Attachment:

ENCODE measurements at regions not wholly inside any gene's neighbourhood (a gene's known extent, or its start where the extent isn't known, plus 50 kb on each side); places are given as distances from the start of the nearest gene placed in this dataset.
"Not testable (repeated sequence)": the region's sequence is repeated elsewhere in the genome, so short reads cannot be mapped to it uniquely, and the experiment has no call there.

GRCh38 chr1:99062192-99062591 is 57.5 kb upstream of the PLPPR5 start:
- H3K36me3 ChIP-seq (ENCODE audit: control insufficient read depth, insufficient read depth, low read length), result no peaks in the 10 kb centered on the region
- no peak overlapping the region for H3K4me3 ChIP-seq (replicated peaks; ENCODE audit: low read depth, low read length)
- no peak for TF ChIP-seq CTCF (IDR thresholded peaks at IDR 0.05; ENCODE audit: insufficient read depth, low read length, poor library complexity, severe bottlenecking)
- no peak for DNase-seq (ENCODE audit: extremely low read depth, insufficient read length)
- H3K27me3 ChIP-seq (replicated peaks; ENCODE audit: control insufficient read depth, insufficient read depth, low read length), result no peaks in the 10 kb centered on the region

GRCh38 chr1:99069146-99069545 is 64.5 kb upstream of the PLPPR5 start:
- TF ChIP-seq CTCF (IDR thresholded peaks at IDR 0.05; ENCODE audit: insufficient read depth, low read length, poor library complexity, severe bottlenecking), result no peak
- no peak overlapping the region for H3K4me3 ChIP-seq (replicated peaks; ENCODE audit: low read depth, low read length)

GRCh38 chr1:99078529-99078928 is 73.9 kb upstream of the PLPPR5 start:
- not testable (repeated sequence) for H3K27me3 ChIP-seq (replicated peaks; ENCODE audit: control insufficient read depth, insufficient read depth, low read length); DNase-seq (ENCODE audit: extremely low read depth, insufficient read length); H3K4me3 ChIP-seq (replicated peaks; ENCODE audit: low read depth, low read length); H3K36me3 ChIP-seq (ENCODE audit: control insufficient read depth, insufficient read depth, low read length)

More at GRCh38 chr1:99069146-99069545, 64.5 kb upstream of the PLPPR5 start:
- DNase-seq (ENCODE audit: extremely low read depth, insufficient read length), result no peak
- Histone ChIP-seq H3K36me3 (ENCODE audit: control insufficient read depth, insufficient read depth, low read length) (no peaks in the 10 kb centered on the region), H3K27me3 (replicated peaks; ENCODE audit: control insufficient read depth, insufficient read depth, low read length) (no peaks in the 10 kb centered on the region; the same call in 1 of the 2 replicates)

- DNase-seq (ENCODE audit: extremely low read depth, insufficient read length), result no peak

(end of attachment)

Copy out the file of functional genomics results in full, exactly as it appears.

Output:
ENCODE measurements at regions not wholly inside any gene's neighbourhood (a gene's known extent, or its start where the extent isn't known, plus 50 kb on each side); places are given as distances from the start of the nearest gene placed in this dataset.
"Not testable (repeated sequence)": the region's sequence is repeated elsewhere in the genome, so short reads cannot be mapped to it uniquely, and the experiment has no call there.

GRCh38 chr1:99062192-99062591 is 57.5 kb upstream of the PLPPR5 start:
- H3K36me3 ChIP-seq (ENCODE audit: control insufficient read depth, insufficient read depth, low read length), result no peaks in the 10 kb centered on the region
- no peak overlapping the region for H3K4me3 ChIP-seq (replicated peaks; ENCODE audit: low read depth, low read length)
- no peak for TF ChIP-seq CTCF (IDR thresholded peaks at IDR 0.05; ENCODE audit: insufficient read depth, low read length, poor library complexity, severe bottlenecking)
- no peak for DNase-seq (ENCODE audit: extremely low read depth, insufficient read length)
- H3K27me3 ChIP-seq (replicated peaks; ENCODE audit: control insufficient read depth, insufficient read depth, low read length), result no peaks in the 10 kb centered on the region

GRCh38 chr1:99069146-99069545 is 64.5 kb upstream of the PLPPR5 start:
- TF ChIP-seq CTCF (IDR thresholded peaks at IDR 0.05; ENCODE audit: insufficient read depth, low read length, poor library complexity, severe bottlenecking), result no peak
- no peak overlapping the region for H3K4me3 ChIP-seq (replicated peaks; ENCODE audit: low read depth, low read length)

GRCh38 chr1:99078529-99078928 is 73.9 kb upstream of the PLPPR5 start:
- not testable (repeated sequence) for H3K27me3 ChIP-seq (replicated peaks; ENCODE audit: control insufficient read depth, insufficient read depth, low read length); DNase-seq (ENCODE audit: extremely low read depth, insufficient read length); H3K4me3 ChIP-seq (replicated peaks; ENCODE audit: low read depth, low read length); H3K36me3 ChIP-seq (ENCODE audit: control insufficient read depth, insufficient read depth, low read length)

More at GRCh38 chr1:99069146-99069545, 64.5 kb upstream of the PLPPR5 start:
- DNase-seq (ENCODE audit: extremely low read depth, insufficient read length), result no peak
- Histone ChIP-seq H3K36me3 (ENCODE audit: control insufficient read depth, insufficient read depth, low read length) (no peaks in the 10 kb centered on the region), H3K27me3 (replicated peaks; ENCODE audit: control insufficient read depth, insufficient read depth, low read length) (no peaks in the 10 kb centered on the region; the same call in 1 of the 2 replicates)

- DNase-seq (ENCODE audit: extremely low read depth, insufficient read length), result no peak